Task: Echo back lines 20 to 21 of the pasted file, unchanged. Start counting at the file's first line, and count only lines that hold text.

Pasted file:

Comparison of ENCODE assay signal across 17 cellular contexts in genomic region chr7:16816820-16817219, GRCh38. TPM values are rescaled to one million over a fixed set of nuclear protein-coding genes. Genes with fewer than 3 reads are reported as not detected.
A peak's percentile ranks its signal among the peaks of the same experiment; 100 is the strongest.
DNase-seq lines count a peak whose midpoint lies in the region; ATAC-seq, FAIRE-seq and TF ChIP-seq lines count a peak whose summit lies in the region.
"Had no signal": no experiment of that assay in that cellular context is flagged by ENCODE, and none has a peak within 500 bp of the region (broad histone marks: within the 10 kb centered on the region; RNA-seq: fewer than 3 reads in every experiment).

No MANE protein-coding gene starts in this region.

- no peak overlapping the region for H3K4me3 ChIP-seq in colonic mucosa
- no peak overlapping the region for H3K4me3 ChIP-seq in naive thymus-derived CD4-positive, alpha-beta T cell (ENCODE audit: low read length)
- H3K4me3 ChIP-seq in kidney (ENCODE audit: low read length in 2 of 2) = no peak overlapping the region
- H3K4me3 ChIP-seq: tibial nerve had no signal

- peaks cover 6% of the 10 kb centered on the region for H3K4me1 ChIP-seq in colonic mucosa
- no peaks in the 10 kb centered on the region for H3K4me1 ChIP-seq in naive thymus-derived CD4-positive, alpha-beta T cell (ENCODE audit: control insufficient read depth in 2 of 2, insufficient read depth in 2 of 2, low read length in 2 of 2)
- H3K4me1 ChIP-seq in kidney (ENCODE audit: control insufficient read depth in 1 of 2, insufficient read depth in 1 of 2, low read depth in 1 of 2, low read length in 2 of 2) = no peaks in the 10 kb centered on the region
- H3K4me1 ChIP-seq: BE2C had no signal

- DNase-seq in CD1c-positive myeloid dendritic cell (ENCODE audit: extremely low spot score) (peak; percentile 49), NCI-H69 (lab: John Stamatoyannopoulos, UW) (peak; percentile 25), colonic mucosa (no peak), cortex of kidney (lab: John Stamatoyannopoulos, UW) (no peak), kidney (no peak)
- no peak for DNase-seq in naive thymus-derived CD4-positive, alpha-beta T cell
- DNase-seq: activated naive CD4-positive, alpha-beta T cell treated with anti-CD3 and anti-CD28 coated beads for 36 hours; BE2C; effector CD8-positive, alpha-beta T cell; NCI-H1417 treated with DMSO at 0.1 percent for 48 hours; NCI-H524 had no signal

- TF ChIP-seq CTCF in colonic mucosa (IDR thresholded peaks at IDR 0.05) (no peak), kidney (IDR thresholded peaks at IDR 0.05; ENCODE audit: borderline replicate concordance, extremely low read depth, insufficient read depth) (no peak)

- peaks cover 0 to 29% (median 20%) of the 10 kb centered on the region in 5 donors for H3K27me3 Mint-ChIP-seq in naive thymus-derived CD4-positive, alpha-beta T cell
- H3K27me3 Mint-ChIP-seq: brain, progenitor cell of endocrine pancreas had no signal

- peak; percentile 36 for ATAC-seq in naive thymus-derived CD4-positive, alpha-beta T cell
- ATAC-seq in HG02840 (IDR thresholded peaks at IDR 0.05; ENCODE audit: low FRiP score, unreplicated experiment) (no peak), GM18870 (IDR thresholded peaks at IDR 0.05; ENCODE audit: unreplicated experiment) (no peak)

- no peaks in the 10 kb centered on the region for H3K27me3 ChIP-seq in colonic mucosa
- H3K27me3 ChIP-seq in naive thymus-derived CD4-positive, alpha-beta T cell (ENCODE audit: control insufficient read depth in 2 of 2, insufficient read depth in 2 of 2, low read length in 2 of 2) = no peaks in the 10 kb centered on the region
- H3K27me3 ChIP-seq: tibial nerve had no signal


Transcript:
- peak; percentile 36 for ATAC-seq in naive thymus-derived CD4-positive, alpha-beta T cell
- ATAC-seq in HG02840 (IDR thresholded peaks at IDR 0.05; ENCODE audit: low FRiP score, unreplicated experiment) (no peak), GM18870 (IDR thresholded peaks at IDR 0.05; ENCODE audit: unreplicated experiment) (no peak)